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No Glass Ceilings: Glass Skin Co.

Interview with Tranicè Eubanks for Brown Haus Presents: Boss

Tranice: Glass Skin Company is a skincare brand based in Los Angeles. We primarily focus on delivering products that are free of overly sensitizing ingredients at a price point that’s accessible.

Q: How did you get into this field?

Tranice: I went to grad school for environmental engineering and my research focused on material development and chemistry.

Q: Why did you start a business?

Tranice: I was chatting with a friend, bringing in my chemistry background, and I’m just like telling them all these ingredients and it’s not really clicking for them.

I’m suggesting products to them that are $90 a bottle. They’re not ever going to opt to buy that when they can go and purchase something from CVS for $9.

Furthermore, we’re always an afterthought. Rihanna launched Fenty Beauty and the 40 Shades Foundation. And, that was the first time everyone tripped over themselves to acknowledge the fact that black people exist.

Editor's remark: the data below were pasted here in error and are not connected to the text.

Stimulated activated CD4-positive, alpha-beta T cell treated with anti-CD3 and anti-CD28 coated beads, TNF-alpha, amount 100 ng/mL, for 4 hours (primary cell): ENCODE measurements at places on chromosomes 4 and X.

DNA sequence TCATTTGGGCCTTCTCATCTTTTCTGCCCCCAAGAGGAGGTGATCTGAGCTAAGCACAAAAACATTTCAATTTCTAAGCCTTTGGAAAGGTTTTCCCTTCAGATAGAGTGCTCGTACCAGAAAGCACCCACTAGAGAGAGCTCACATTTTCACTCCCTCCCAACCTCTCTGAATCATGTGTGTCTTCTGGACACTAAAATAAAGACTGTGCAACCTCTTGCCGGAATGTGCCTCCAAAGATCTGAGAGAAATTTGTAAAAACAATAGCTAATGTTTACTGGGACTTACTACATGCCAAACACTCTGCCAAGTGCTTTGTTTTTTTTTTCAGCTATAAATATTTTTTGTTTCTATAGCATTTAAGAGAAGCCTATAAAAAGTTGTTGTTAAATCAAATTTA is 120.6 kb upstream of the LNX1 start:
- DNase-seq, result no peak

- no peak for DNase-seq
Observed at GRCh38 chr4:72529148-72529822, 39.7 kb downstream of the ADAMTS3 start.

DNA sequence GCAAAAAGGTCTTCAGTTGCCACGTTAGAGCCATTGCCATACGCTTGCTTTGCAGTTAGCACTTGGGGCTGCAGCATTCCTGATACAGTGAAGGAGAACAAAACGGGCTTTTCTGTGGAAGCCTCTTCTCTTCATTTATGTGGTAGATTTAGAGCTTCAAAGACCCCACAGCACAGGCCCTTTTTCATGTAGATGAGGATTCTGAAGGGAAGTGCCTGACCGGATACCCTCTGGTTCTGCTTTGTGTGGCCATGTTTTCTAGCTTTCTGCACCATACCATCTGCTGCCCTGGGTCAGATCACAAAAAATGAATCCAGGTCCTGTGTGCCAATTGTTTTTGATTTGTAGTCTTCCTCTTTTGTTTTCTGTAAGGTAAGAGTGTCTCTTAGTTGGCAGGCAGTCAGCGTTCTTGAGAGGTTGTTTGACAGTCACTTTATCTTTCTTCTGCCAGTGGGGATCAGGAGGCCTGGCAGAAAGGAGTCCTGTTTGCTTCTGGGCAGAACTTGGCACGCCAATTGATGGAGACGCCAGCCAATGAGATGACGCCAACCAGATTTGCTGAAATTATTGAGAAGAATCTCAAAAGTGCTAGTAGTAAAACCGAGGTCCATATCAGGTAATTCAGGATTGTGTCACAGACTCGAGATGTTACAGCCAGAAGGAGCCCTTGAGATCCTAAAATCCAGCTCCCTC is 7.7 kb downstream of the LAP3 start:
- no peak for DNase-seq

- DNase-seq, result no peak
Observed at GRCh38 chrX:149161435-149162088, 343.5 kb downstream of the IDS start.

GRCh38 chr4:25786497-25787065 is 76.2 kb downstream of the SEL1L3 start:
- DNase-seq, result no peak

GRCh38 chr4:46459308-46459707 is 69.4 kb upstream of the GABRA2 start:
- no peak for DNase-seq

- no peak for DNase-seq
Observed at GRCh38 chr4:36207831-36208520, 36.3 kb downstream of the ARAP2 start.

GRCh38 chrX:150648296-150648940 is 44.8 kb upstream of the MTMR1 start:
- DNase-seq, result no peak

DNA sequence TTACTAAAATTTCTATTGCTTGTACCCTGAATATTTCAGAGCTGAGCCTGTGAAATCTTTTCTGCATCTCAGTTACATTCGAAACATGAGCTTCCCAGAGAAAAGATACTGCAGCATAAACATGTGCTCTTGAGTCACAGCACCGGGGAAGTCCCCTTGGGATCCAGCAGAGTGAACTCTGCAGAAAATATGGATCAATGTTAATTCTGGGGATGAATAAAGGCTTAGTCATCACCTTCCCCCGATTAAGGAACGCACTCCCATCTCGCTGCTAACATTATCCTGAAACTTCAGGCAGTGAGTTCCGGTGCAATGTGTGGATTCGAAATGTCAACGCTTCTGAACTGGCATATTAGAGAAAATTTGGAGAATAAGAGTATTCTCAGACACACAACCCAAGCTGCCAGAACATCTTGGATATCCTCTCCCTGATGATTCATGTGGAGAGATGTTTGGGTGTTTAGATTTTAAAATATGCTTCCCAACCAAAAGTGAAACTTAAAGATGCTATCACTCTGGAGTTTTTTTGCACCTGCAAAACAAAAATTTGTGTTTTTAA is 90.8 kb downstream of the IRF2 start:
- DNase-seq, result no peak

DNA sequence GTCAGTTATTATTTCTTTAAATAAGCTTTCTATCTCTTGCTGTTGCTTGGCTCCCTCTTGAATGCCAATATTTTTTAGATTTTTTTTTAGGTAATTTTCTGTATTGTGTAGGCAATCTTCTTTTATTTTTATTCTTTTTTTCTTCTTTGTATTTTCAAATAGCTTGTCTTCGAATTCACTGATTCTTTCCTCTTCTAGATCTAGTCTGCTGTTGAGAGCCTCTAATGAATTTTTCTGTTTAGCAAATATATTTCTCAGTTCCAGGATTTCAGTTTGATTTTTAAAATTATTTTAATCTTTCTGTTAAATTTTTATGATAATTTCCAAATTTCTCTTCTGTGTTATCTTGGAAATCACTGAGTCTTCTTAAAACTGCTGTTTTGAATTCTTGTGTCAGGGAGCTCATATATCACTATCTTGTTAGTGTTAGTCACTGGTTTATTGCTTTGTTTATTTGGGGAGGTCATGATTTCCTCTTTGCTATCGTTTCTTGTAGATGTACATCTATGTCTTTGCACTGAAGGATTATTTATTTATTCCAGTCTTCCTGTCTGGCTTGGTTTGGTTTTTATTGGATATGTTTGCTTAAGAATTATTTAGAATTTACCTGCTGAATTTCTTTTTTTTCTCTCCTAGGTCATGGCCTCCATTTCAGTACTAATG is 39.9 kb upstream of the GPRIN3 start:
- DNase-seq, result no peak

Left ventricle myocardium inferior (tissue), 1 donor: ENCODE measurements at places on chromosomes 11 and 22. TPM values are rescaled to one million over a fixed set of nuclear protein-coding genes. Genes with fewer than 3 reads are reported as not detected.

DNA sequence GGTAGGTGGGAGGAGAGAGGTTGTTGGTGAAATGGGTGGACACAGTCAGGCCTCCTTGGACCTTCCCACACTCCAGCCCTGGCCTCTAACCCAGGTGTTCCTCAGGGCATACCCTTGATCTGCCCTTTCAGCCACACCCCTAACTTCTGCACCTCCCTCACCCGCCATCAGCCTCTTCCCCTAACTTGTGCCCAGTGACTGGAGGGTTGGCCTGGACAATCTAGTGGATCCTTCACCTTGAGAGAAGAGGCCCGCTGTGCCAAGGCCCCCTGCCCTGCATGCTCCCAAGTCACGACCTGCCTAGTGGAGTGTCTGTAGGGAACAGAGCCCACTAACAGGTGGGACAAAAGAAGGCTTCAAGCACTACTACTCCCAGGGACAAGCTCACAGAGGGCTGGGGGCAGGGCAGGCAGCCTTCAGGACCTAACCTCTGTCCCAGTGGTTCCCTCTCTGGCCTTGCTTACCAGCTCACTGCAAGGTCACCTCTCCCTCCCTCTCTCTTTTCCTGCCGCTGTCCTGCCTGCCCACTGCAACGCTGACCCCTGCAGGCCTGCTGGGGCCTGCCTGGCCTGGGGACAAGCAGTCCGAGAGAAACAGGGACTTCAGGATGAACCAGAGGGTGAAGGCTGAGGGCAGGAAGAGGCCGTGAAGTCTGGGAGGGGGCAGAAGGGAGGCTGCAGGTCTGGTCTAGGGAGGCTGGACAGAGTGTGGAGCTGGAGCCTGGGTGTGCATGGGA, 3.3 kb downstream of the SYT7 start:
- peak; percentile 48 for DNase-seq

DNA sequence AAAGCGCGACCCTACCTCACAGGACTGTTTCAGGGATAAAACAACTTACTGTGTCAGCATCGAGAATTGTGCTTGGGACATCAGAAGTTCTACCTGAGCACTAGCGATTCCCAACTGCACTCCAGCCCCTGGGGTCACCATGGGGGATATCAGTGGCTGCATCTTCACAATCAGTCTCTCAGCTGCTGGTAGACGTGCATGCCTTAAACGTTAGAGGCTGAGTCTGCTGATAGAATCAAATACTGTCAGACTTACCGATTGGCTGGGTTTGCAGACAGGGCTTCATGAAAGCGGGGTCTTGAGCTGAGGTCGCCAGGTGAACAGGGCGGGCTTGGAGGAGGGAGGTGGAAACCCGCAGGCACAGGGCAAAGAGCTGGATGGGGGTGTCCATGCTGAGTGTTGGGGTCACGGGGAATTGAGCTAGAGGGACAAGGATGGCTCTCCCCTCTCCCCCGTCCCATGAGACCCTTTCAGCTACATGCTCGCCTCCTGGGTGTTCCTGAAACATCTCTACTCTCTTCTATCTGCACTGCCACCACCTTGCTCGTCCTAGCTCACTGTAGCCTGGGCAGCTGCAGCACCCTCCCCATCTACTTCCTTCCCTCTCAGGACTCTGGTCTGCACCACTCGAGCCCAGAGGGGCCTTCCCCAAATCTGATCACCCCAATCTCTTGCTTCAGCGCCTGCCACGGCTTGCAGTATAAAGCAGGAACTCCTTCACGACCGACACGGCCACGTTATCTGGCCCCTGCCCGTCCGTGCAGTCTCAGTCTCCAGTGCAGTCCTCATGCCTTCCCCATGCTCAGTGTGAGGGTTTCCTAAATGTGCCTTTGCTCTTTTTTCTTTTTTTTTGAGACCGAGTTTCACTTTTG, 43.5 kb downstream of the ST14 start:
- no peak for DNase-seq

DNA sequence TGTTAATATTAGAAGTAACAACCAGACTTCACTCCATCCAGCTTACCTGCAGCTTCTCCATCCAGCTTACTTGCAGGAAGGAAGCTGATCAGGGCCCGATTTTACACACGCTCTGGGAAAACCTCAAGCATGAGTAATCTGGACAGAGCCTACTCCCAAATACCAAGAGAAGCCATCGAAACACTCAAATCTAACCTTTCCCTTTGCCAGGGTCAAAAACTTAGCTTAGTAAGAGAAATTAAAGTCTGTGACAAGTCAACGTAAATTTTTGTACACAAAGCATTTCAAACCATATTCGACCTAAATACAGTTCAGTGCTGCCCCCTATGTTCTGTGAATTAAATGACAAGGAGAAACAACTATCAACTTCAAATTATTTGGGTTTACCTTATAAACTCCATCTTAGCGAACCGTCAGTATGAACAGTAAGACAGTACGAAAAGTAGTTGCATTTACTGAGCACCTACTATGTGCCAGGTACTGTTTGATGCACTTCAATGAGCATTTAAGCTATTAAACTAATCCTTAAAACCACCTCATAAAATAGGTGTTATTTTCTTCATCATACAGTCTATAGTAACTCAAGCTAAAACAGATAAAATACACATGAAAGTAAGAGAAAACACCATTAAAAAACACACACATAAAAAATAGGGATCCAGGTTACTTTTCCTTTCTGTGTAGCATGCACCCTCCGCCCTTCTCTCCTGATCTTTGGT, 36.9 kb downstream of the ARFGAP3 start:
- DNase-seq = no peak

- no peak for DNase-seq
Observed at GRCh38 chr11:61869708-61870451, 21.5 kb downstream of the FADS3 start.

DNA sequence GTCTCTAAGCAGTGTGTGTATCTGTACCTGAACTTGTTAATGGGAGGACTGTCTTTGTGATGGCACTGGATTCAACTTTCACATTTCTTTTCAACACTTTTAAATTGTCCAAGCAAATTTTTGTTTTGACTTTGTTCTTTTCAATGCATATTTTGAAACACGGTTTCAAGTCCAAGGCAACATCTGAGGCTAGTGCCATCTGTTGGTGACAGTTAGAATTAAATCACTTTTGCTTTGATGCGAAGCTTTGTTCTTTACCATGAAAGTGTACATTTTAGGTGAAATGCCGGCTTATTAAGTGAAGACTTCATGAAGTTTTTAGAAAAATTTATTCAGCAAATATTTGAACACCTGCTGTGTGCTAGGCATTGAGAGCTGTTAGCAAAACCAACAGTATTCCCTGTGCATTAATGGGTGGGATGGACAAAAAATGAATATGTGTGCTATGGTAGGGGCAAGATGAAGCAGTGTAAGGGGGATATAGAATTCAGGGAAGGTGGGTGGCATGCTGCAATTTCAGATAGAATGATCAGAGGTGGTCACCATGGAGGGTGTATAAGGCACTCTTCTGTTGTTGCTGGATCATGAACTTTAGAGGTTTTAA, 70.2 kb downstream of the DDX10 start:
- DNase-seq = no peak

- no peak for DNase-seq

Q: You’re a black person who has a business. Do you ever worry about alienating your audience or your potential audience?

Tranice: A lot of black owned businesses will say oil this, body butter that, coconut salve this. They pretty much took the marketing that a lot of mainstream white led groups use to market products.

You don’t realize that a lot those same ingredients are in a whole lot of body care products across the market…products that are not necessarily marketed to White people.

You wouldn’t know that because they don’t African Queen Cocoa you to death. So I think ultimately it you have to decide as a business owner, are you going to allow this to stifle you?

Are your goals only to serve black people? Or are you just a black owned business? These are two different things.

Q: Does your blackness inform your business at all?

Tranice: With regard to our formulations, yes. All of our formulas are hydration focused. I know that my skin and the skin of people of color tends to run a little bit drier. So that kind of leads the practice.

Also, I am my unapologetically Black self all the time. This is the same method I use in my professional life as well. In college, as you can imagine, being an engineer, I was the only person of Color and I’ve always been in every space that I occupied in undergrad.

So I’ve learned, when you want to serve, or be seen in the space, just be yourself and don’t feel bad about that.

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